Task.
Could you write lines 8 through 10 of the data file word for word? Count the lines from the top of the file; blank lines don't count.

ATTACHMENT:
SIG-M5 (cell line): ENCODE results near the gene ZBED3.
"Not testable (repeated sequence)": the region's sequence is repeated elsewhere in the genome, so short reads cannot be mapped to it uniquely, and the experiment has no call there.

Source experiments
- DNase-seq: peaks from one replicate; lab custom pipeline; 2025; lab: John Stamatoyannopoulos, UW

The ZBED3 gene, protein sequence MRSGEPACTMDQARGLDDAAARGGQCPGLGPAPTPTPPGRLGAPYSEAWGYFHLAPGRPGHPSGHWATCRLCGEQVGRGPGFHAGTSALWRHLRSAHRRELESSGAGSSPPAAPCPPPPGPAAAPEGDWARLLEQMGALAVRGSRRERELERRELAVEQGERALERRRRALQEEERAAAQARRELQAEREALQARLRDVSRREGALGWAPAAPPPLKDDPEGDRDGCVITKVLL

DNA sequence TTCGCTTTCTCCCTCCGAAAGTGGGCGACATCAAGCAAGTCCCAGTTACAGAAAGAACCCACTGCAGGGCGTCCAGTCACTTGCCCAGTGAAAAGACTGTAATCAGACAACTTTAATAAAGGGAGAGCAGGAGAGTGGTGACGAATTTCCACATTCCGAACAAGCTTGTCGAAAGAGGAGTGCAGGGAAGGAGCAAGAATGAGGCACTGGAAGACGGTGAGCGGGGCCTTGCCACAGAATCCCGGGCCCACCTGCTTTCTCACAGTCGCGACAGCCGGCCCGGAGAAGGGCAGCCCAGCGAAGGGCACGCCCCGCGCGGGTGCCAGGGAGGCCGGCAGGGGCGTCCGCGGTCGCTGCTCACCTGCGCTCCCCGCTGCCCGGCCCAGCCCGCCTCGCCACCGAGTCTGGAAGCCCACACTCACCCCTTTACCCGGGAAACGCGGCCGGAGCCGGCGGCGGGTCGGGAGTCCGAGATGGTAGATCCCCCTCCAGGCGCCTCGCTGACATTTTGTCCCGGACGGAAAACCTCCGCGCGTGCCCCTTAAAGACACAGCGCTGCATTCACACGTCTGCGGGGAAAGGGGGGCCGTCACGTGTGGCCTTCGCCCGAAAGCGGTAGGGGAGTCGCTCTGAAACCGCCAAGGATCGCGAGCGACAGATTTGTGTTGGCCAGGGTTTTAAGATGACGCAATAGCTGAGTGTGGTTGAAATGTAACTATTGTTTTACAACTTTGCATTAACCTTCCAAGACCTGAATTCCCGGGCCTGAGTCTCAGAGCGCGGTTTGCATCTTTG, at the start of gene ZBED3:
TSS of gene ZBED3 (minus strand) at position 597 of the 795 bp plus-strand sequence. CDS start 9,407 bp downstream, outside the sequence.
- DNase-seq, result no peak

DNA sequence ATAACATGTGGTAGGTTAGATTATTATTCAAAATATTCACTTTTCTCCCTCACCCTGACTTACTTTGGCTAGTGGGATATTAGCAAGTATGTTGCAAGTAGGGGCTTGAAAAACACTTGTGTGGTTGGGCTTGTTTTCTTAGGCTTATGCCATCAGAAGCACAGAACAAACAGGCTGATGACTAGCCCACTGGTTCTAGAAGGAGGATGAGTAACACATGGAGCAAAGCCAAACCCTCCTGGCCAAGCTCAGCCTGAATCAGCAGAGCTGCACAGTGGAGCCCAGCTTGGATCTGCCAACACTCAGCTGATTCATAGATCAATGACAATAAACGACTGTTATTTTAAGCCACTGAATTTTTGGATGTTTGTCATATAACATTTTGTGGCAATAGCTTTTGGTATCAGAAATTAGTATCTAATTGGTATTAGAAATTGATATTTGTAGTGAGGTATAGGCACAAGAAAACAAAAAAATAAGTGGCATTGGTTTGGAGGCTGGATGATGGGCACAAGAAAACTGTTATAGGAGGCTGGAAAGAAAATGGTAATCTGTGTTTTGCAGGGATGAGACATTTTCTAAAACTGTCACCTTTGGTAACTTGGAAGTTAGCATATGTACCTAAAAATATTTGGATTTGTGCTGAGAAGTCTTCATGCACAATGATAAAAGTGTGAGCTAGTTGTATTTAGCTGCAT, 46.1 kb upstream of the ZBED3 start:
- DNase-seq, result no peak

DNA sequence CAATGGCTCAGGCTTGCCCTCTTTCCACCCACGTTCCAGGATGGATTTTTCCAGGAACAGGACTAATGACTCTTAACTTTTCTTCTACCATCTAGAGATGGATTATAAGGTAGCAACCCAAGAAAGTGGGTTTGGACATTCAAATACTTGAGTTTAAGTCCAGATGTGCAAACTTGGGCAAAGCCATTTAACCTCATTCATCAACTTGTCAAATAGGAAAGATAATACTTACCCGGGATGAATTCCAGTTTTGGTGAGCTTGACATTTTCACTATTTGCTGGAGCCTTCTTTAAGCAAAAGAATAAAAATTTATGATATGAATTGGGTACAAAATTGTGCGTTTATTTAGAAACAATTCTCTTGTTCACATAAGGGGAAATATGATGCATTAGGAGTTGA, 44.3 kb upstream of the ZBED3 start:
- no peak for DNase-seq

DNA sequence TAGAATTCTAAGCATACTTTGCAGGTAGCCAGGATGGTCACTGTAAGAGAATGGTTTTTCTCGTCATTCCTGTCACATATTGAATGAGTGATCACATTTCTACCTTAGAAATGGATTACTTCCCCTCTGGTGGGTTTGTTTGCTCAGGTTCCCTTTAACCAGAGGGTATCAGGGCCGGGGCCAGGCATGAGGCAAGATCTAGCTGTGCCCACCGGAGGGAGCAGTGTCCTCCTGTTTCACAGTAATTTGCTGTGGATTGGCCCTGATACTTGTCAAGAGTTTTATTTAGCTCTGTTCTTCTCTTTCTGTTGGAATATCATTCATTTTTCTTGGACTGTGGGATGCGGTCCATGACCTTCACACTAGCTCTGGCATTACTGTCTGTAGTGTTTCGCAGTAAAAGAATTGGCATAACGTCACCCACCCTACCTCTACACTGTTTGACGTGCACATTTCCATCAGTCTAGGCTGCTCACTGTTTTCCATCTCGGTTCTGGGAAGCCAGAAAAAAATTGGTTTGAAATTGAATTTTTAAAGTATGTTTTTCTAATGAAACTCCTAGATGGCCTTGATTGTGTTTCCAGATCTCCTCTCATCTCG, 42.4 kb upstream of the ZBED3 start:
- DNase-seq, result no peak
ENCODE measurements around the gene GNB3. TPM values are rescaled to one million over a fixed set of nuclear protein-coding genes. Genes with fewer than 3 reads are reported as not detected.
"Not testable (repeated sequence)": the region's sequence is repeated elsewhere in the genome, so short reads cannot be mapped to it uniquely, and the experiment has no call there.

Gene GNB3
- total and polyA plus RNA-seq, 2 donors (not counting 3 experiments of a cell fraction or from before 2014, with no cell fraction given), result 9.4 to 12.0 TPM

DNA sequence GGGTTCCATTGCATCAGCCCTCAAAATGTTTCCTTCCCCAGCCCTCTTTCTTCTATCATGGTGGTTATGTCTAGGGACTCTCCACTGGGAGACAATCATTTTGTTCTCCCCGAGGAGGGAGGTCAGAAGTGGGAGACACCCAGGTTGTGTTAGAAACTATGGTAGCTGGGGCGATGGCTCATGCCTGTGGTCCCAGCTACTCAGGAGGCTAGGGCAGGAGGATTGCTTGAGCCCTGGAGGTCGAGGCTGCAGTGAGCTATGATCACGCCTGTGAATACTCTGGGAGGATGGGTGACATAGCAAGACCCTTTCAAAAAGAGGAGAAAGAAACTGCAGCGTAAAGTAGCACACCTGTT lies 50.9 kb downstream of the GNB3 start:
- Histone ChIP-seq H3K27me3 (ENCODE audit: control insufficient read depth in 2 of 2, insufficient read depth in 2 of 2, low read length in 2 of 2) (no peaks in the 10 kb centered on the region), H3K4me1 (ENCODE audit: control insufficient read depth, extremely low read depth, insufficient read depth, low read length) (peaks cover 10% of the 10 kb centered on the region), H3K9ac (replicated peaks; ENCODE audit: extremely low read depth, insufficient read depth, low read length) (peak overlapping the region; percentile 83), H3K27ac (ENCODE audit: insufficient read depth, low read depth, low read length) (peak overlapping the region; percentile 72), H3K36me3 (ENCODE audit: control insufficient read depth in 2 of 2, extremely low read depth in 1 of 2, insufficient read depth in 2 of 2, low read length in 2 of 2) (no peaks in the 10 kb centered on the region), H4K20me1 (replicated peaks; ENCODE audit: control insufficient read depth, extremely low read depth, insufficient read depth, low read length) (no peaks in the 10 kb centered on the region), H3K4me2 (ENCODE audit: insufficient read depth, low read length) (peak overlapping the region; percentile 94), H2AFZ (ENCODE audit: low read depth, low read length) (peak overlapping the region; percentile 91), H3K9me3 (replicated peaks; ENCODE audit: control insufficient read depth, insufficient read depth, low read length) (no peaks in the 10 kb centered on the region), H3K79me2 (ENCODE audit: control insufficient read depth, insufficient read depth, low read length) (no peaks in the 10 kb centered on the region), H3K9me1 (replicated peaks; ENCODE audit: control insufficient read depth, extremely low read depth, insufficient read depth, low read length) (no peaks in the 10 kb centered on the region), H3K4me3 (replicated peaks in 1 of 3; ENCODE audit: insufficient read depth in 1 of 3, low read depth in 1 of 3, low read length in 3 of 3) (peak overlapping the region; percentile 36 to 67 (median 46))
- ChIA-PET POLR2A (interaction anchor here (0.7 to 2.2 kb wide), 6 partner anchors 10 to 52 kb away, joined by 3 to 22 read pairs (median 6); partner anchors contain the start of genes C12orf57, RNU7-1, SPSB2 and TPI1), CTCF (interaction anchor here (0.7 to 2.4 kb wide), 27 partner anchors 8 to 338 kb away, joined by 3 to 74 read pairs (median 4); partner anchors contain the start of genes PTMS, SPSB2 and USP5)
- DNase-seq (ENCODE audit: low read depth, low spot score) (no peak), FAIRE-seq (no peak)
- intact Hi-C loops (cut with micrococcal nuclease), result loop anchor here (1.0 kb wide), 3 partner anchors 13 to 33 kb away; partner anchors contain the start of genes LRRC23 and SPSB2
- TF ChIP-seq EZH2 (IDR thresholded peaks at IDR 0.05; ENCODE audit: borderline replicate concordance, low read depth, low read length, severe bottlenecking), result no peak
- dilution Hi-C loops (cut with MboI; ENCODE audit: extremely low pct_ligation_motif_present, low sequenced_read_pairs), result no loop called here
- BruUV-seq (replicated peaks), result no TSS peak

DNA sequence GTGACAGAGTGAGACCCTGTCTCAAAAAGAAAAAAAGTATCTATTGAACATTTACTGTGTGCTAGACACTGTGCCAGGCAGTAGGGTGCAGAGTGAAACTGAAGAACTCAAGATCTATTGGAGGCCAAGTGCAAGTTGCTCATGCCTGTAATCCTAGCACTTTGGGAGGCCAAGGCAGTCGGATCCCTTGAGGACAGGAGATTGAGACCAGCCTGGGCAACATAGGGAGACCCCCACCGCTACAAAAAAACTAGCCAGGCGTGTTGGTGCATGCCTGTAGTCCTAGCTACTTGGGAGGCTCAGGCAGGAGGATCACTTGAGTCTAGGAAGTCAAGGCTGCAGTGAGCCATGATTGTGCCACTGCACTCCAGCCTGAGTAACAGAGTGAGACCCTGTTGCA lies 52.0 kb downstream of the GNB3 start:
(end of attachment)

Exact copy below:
- DNase-seq, result no peak

DNA sequence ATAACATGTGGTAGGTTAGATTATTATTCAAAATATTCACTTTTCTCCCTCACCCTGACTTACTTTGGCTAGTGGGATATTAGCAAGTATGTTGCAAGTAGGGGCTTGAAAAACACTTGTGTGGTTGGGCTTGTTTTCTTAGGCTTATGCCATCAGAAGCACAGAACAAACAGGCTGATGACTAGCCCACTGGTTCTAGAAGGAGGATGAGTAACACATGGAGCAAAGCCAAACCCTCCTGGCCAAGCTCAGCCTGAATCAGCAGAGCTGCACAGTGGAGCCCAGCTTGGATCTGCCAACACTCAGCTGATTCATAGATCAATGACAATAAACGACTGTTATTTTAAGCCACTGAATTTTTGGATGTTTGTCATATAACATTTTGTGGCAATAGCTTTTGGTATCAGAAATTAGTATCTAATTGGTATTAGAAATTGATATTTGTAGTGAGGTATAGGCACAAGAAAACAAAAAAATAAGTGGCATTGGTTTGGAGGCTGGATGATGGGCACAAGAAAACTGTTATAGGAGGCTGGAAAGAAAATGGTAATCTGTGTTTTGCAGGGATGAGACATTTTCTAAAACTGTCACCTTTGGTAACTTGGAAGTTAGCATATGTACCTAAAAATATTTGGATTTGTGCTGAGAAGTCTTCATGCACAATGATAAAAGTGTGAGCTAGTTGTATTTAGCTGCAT, 46.1 kb upstream of the ZBED3 start:
- DNase-seq, result no peak